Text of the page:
by Priya Sharma, Mental Health & Addictions Counsellor, Tsartlip First Nation –
Providing support to a loved one dealing with a substance use disorder (more commonly known as addiction) can be exceptionally challenging. Unless you work in the field or have lived experience, it can be difficult to navigate conversations about substance use and set healthy boundaries that support their recovery whilst respecting your own needs.
Here are some tips I have gathered over the years working as an addictions counsellor and supporting my loved ones struggling with an addiction, to help you feel more comfortable engaging in difficult conversations. This is not meant to be a master plan for how conversations “ought to be.” We are all unique, with different needs, making it impossible to create a magic script that works for all of us. Have an open mind as I share a perspective less seen.
First, let’s talk about how our knowledge influences our communication. Society often blames people for their addiction as if it is a moral failure on the individual’s part. Negative biases like people with addictions are selfish, lazy, and destructive still exist. These stereotypes can influence how people struggling with substance use disorder feel about themselves and their strength to recover.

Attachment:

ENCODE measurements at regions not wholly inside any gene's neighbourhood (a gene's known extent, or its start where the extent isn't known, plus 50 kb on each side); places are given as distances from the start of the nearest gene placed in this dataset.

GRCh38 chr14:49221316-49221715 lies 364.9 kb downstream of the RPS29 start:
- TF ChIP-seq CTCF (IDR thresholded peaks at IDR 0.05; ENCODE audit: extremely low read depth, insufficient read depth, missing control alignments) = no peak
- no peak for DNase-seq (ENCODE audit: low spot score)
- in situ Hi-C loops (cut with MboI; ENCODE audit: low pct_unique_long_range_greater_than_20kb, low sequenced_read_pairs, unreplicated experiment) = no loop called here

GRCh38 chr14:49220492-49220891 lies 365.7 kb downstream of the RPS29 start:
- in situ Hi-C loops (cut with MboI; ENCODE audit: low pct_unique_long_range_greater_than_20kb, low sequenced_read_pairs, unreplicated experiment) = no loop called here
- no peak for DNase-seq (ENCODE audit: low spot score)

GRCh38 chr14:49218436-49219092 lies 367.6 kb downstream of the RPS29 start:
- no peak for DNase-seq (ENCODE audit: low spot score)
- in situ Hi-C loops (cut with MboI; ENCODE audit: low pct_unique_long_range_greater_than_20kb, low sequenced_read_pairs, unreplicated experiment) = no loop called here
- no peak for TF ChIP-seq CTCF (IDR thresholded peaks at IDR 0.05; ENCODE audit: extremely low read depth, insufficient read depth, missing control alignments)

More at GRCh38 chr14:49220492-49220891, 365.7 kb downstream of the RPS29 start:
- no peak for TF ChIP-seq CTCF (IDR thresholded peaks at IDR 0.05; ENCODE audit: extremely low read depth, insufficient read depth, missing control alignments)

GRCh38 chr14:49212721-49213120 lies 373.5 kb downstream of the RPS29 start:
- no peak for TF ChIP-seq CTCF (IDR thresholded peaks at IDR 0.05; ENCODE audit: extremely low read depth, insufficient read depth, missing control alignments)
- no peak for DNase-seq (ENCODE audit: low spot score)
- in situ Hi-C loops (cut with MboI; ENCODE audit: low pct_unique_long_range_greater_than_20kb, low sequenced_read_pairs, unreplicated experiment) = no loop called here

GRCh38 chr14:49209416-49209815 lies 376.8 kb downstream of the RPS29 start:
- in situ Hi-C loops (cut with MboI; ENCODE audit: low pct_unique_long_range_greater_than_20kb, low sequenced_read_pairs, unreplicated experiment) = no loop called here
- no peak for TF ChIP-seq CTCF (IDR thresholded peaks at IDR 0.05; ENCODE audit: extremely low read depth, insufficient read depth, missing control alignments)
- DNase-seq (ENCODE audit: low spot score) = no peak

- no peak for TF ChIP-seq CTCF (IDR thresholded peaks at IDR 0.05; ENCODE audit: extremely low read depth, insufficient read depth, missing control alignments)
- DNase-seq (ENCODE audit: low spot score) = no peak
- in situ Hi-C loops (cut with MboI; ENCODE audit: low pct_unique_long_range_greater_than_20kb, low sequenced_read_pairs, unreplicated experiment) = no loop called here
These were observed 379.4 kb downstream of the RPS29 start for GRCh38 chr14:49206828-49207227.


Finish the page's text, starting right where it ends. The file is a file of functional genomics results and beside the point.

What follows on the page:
Before speaking to your loved one, make sure you understand that addiction is a disease. The more knowledge you have about addiction, the better you’ll be able to communicate. When going into conversations with your loved ones about their substance use, keep in mind that addiction is a treatable disease that does not define who they are. Their addiction does not have to be the focus of every conversation you have. Speak from your heart, remind them of their strengths and that they are so much more than their addiction.
Johann Hari said: “The opposite of addiction is not sobriety. It is human connection.” Looking at addiction from this perspective, we can see how isolated and disconnected someone struggling with substance use disorder feels. When supporting someone’s sobriety, focus less on the substance use itself and more on including the person in healthy community/family activities as often as you would anyone else. We all know how good it feels to be included!
Lastly, please take care of yourself. Supporting someone struggling with addiction is an overwhelming process filled with feelings such as confusion, frustration and helplessness. Compassion fatigue is a normal experience. Incorporate self-care in your daily routine and take time to recharge when you need it. Remember, you are supporting someone’s journey, but you are not responsible for the outcome. Everyone must learn to recover for themselves, with your support. You can’t do their recovery for them.
If you or anyone you know is struggling with an addiction, please visit www.Canada.ca to view all the resources available to you for free. Family members of individuals struggling with an addiction also have access to lots of free resources like Al-Anon support groups and family and individual counselling.